Monday, July 14, 2008

It's a Small Stone World (after all)-Episode 1

For the uninitiated, Detroit's Small Stone Records is one of the world's greatest purveyors of top-quality, stoner, retro-seventies riff monster, kick-ass rock and roll. Amassing a stable of some of the genre's most respected artists, Small Stone cover all bases, from bluesy stoner blowouts to monolithically heavy cosmic masterpieces. With artists coming from places as far away as Iceland and Sweden to the good ol' local boys of Detroit, there's something for every one here, as long as they like their music, loud and fuzzed and about as subtle as a kick in the nuts. And around the Ripple office, we do (the music part, not so much the kick in the nuts).

So, what we're gonna do today, oh fearless waverider, is launch through a quick rundown of some of finest from the latest batch of Small Stone's releases.


Iota - Tales

Blasting off like a runaway herd of raving mastodons launched into space at warp 9, Iota's new release Tales is an epic undertaking of stoner rock. Pushing the boundaries of the genre through the space/time continuum, the boys unleash a ravenous alien beast of an album, so punishing in its heaviness you'll need to hide away in a nuclear bunker not to be caught in its blast.

Fusing cosmically fuzzed guitars on top of their massively distorted riffs, Tales is an epic sci-fi journey, a concept album the likes of which haven't been seen since Sleep's masterpiece of droner metal. Riding high on Sabbath riffs, pounded through with the occasional backbeat of thrash, Iota take us blasting through the galaxies, meeting the "New Mantis," confronting the alien race, "We are the Yithians" and soaring into uncharted star systems, "Dimensional Orbiter." The vocal work, roughly similar to early-era James Hetfield, is slightly buried in the mix behind the attacking roar of the guitar, so I can't tell if the album tells a single story, but my impression is that this is the stoner rock equivalent of an old 50's sci-fi pulp novel, revealing separate tales of cosmic wonder with each pulverizing song. Pummeling in its intensity, grand in its scope. These guys are not lacking in ambition. Definitely worth checking out for those who like their stoner rock deeply fuzzed and very heavy. Buy here: Tales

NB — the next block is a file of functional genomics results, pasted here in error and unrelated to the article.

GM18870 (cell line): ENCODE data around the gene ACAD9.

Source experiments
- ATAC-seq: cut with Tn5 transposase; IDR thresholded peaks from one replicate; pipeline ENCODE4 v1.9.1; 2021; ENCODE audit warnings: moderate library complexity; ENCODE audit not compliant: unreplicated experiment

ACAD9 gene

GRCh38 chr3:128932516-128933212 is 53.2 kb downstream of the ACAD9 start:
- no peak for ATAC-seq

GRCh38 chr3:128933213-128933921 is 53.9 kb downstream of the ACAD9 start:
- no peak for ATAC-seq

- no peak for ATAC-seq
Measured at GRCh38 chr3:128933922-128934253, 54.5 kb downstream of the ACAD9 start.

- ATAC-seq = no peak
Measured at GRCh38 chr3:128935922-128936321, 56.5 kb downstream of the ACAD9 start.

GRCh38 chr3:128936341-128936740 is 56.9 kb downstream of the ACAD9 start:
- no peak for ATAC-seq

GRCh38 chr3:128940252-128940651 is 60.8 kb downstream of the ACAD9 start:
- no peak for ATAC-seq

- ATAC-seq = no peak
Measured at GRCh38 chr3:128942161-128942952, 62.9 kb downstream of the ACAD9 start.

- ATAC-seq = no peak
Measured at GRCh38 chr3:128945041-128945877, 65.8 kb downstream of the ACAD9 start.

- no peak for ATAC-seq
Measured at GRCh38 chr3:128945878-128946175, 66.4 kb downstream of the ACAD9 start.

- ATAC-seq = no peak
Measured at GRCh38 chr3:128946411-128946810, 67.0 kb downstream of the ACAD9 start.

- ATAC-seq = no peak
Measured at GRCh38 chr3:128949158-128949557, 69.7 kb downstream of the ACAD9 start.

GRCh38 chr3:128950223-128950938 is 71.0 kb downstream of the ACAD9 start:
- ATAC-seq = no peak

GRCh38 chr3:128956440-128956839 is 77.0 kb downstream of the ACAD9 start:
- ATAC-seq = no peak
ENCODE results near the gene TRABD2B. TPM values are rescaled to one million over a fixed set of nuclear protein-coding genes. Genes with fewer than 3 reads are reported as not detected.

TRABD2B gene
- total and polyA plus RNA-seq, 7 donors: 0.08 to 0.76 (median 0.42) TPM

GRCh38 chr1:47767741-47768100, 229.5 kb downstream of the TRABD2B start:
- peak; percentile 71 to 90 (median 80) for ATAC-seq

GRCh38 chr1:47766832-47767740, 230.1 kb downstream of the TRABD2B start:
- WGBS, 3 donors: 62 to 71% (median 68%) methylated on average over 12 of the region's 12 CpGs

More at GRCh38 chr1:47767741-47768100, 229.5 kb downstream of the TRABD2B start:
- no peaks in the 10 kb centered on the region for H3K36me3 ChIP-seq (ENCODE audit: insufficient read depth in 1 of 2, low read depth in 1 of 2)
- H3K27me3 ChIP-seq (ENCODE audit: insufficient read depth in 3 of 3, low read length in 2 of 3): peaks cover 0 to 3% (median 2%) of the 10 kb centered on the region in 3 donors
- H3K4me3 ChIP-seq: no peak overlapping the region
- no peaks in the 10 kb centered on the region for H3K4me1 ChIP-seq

Gideon Smith and the Dixie Damned - South Side of the World

Coming from a different side of the riff-mad world of stoner rock, Gideon Smith takes charge of a disc like none other. Brandishing a gothic/rockabilly vocal attack not heard since the Cramps, and fusing that wild vibe to balls out stoner wail, Gideon knows how to make an impression. Not so much straight stoner rock but some wildly bizarre hybrid that I hereby dub, "massively blues-inflected, biker stoner-billy." We'll call it stonerbilly for short. Imagine if you will, a full-out head on collision between a gang of Harley bikers and a fleet of monster trucks on Halloween at midnight smack dab in the middle of a Mississippi bayou. What crawls out of the mud is Gideon Smith in all his flaming glory.